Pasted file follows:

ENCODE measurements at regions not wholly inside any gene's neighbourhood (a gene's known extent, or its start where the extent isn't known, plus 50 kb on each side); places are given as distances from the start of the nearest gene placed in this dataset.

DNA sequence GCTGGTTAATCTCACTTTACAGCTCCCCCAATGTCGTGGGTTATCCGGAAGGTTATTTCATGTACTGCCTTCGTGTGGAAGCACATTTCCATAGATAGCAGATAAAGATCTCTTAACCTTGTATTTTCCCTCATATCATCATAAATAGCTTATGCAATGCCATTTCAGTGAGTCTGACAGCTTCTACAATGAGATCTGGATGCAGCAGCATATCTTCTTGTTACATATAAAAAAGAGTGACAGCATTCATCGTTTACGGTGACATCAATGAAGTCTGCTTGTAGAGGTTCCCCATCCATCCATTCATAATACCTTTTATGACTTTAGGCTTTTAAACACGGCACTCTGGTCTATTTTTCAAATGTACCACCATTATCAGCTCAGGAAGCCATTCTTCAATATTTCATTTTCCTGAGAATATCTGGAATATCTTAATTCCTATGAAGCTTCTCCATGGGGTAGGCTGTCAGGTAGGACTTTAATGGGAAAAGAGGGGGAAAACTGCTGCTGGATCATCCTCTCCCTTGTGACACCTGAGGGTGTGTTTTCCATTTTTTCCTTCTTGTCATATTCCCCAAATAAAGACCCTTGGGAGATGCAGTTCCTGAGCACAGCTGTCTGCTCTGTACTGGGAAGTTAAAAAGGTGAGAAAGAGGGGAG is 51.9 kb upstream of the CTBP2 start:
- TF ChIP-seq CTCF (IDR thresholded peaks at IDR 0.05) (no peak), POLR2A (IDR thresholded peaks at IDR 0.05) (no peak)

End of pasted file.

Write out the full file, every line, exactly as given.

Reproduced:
ENCODE measurements at regions not wholly inside any gene's neighbourhood (a gene's known extent, or its start where the extent isn't known, plus 50 kb on each side); places are given as distances from the start of the nearest gene placed in this dataset.

DNA sequence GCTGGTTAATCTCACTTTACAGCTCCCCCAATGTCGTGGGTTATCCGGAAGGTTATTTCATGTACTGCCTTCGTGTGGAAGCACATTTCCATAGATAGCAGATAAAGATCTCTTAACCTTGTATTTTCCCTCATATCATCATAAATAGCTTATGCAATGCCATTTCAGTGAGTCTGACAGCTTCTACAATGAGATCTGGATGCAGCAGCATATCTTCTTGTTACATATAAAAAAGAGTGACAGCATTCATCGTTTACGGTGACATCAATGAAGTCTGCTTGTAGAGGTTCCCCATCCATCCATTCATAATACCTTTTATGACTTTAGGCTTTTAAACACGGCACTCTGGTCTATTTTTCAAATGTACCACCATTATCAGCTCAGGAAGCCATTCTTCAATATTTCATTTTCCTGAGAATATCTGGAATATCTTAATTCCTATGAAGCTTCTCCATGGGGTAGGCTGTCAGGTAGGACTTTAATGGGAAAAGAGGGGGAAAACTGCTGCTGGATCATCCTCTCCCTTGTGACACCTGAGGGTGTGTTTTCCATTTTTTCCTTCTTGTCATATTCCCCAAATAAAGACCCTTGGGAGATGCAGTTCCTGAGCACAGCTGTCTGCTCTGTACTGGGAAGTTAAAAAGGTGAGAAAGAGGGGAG is 51.9 kb upstream of the CTBP2 start:
- TF ChIP-seq CTCF (IDR thresholded peaks at IDR 0.05) (no peak), POLR2A (IDR thresholded peaks at IDR 0.05) (no peak)